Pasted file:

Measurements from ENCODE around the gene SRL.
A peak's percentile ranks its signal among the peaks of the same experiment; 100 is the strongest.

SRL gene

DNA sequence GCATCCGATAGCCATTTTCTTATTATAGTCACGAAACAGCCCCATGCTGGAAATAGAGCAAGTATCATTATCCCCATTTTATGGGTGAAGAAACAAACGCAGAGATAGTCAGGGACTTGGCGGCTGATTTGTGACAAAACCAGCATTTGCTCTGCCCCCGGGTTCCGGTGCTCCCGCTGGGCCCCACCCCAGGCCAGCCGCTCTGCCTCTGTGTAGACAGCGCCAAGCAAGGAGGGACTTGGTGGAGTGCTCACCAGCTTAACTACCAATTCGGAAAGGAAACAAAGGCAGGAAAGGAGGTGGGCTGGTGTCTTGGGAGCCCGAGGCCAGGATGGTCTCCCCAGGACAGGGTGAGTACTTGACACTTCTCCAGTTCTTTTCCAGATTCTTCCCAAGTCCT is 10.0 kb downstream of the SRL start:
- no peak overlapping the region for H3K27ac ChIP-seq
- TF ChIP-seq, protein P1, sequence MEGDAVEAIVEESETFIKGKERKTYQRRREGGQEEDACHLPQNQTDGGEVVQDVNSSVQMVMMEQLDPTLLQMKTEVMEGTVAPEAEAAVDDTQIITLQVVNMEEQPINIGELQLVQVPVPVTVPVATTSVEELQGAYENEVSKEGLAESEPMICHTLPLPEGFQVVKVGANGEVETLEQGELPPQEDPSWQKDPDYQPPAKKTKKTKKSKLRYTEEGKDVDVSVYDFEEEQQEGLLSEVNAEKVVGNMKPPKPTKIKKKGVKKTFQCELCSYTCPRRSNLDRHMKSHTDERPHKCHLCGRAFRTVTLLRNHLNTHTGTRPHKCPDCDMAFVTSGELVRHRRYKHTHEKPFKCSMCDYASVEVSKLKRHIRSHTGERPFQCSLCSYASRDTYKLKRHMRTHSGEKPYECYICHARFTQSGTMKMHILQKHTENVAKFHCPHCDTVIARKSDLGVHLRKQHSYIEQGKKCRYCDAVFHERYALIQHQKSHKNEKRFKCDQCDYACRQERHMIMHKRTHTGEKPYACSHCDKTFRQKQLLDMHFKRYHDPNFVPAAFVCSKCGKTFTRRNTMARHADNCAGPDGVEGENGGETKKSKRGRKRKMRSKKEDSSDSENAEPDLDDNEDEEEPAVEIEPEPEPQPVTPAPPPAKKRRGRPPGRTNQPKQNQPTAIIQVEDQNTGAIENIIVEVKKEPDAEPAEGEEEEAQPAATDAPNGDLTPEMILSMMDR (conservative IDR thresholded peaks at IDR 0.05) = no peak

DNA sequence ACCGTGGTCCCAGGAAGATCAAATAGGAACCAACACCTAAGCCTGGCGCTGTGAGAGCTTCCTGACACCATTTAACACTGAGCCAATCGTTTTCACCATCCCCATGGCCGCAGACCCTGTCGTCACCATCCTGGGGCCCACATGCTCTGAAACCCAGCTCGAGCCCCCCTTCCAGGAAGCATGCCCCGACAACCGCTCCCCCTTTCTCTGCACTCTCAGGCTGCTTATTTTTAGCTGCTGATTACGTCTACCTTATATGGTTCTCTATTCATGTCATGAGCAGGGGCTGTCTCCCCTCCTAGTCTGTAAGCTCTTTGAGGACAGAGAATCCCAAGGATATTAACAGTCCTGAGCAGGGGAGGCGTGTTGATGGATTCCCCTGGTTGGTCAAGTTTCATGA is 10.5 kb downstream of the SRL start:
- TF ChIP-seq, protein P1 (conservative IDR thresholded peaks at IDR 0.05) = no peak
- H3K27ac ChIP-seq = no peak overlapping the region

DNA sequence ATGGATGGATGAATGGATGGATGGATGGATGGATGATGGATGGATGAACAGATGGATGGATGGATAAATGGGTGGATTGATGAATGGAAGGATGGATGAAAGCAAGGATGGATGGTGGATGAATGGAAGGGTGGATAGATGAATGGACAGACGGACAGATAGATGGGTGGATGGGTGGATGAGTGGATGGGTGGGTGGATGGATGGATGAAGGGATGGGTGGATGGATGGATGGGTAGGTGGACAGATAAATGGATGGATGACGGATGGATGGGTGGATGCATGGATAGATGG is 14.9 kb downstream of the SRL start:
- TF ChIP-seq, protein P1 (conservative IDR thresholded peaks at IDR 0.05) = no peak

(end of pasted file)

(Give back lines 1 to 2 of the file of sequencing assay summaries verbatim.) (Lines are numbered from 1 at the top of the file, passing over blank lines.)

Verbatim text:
Measurements from ENCODE around the gene SRL.
A peak's percentile ranks its signal among the peaks of the same experiment; 100 is the strongest.